I stood in the narrow doorway, the radiology doc in front of me and the tech on my right. The old building’s ceilings were getting lower, and the solid brick wall on my left seemingly moved tightly in. In an out-of-body experience, I watched my face while I listened to the tunneled words being said.
This was supposed to be routine, but it wasn’t. There was something, and yet it was unknown. A CT scan was to happen immediately. Then I was swiftly taken to the next procedure.
My mind raced. What was I going to tell my husband and my kids when I got home? Problem was, there wasn’t anything I could say, because it wasn’t routine. Whatever we faced before, our resiliency carried us. Ah! What about the office? My team? The work?
Fast forward a week – we had more information. It’s time to break the news to the team. I was facing major surgery soon, with three months of recovery. Timing wasn’t great (is it ever?) since we already had a team member out on maternity leave.
The reaction? Full support! Not a worry at all, nor a bat of the eye. The warmth and appreciation I felt is indescribable, knowing that the team felt they could handle everything.
While in recovery, and since returning, I have been reflecting on a few things that contributed to the resiliency of my team, and the business. Components that may have had an impact:
- Transparency: if a leader hasn’t been open and forthcoming with their team – their leadership team at a minimum – in the time leading up to a curve ball of life, it’s likely going to be very hard to step away quickly. My choice is to over-share information, and so my team was up-to-date already on all of the things I was working on, the things I had taken on for our team member on leave, and who contacts were for various aspects of the business. I can’t imagine the stress it would have caused if these things were needed to be downloaded in a tight timeline!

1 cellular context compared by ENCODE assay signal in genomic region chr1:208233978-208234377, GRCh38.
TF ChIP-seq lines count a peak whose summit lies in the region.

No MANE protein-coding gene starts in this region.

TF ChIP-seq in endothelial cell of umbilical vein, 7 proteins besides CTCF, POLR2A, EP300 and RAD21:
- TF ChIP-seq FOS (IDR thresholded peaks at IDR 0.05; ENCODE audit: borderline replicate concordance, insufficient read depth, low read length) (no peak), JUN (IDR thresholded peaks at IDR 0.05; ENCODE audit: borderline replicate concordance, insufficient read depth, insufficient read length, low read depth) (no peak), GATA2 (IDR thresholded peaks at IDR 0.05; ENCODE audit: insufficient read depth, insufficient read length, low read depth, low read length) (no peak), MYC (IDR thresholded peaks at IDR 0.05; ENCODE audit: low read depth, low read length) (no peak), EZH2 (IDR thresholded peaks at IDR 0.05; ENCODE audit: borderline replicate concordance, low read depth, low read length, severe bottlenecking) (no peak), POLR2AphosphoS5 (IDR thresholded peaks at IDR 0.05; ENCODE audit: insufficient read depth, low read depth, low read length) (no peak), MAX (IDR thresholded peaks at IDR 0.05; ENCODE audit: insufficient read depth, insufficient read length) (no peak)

- Empowerment: I have really, really smart people on my team. It makes me smarter to have them around, and it makes the business stronger. What’s the use of having all of that brain power if they don’t have the freedom to make decisions, solve problems, and try new things that could be of benefit? What if these choices come with disapproval after the fact when something doesn’t go quite right- why would they try anything? Each member of the group has my trust, and they work together, brainstorm amongst each other, and can tackle situations that come. When I broke my news that I needed to step away, everyone already had confidence that they would make the right decisions when needed.
- Team: the adage “there is no ‘I’ in team”! Focus on the “team” – the we. Together, we can cover it all. Even when one or two of us are out for a bit, WE are all still one unit. Fostering that takes effort and conscious consideration, but it is a critical component for success.
There are more, and continued reflection will bring them to light – along with things to fix that can contribute to our resiliency. For now, I share my gratitude to my team for being a CEO who is able to step away for a time, and the ship still sailed.